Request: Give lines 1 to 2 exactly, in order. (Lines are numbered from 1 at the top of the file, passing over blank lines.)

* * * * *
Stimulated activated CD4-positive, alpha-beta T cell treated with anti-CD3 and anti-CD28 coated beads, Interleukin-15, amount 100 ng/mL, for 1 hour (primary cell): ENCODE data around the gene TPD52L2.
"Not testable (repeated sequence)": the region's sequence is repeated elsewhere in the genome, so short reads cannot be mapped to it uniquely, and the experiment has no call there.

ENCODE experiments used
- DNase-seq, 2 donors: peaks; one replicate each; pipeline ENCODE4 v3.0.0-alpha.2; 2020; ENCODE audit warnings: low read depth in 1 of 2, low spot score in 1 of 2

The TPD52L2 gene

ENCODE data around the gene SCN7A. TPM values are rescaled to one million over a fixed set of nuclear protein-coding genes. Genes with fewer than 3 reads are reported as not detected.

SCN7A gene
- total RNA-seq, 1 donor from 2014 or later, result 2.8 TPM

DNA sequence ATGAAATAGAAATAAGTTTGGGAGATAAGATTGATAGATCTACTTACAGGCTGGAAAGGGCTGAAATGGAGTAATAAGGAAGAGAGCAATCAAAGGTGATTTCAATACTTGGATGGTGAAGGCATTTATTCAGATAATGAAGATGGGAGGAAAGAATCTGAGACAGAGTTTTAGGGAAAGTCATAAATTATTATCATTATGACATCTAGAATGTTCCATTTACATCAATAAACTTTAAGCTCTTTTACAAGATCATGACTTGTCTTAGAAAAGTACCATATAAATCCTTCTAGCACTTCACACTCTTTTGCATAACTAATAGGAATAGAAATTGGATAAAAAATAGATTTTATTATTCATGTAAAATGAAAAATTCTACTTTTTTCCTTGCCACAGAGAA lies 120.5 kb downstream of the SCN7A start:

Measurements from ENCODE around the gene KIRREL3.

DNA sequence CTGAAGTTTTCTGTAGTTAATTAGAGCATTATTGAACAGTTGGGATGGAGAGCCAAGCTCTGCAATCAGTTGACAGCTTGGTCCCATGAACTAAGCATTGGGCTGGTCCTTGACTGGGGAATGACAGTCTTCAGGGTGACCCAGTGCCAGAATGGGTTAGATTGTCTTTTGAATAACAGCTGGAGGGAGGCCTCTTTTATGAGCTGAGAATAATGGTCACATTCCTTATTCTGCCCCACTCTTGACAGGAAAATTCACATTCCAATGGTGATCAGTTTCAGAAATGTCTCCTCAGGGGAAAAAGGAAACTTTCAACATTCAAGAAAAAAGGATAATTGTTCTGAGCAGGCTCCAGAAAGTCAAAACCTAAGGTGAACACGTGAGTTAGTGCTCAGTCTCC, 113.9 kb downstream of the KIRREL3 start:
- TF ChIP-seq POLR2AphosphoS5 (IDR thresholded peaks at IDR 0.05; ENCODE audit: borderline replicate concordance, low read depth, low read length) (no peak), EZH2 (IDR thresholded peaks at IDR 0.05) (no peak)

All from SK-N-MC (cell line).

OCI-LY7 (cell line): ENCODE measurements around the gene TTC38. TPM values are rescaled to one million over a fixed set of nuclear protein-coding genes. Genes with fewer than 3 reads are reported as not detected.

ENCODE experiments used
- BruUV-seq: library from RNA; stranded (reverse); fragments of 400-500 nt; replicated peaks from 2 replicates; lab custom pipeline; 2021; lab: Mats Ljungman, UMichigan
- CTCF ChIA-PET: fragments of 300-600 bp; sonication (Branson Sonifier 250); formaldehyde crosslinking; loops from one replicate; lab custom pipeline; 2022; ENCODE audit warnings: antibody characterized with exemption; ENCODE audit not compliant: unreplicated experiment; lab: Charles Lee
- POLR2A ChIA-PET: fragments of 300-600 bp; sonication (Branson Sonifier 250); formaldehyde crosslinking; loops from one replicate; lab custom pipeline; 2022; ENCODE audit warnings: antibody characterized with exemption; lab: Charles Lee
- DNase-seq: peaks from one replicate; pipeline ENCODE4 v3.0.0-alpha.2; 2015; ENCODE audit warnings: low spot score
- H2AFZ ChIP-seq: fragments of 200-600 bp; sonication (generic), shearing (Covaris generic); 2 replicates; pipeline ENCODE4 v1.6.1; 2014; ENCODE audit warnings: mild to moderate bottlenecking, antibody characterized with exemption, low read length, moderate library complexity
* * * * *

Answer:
Stimulated activated CD4-positive, alpha-beta T cell treated with anti-CD3 and anti-CD28 coated beads, Interleukin-15, amount 100 ng/mL, for 1 hour (primary cell): ENCODE data around the gene TPD52L2.
"Not testable (repeated sequence)": the region's sequence is repeated elsewhere in the genome, so short reads cannot be mapped to it uniquely, and the experiment has no call there.